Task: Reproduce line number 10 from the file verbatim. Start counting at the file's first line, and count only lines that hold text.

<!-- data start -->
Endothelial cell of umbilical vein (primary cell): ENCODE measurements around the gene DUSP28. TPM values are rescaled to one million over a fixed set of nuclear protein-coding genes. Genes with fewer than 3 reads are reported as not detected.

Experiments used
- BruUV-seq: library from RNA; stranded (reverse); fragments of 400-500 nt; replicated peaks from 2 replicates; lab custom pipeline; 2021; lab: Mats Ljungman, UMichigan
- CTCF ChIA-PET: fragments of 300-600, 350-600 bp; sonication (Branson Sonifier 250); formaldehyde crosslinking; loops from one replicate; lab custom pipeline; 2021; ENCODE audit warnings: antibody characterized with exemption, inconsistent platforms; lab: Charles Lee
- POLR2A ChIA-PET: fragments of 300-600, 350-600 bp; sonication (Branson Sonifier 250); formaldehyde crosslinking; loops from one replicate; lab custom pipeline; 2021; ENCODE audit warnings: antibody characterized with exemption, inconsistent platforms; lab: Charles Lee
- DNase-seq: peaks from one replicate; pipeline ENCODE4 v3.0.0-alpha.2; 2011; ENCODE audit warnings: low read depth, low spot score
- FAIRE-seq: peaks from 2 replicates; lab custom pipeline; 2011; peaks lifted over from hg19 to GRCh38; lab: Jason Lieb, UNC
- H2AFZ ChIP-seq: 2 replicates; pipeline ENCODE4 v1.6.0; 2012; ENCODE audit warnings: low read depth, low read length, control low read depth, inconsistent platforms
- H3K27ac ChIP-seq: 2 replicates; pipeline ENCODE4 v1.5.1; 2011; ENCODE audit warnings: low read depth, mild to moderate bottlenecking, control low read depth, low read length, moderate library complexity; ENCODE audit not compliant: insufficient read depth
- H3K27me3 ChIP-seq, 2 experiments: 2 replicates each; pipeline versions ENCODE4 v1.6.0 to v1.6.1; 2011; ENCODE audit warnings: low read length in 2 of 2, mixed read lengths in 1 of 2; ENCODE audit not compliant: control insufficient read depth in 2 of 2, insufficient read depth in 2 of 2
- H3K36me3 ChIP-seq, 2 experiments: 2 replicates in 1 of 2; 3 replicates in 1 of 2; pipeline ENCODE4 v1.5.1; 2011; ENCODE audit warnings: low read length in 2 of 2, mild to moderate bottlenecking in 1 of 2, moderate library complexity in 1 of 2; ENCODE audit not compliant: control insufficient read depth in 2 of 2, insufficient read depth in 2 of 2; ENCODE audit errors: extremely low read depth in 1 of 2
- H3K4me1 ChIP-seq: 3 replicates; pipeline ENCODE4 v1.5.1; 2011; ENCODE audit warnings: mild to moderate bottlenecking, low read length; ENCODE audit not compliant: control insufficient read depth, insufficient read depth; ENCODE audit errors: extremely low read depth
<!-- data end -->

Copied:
- H3K27me3 ChIP-seq, 2 experiments: 2 replicates each; pipeline versions ENCODE4 v1.6.0 to v1.6.1; 2011; ENCODE audit warnings: low read length in 2 of 2, mixed read lengths in 1 of 2; ENCODE audit not compliant: control insufficient read depth in 2 of 2, insufficient read depth in 2 of 2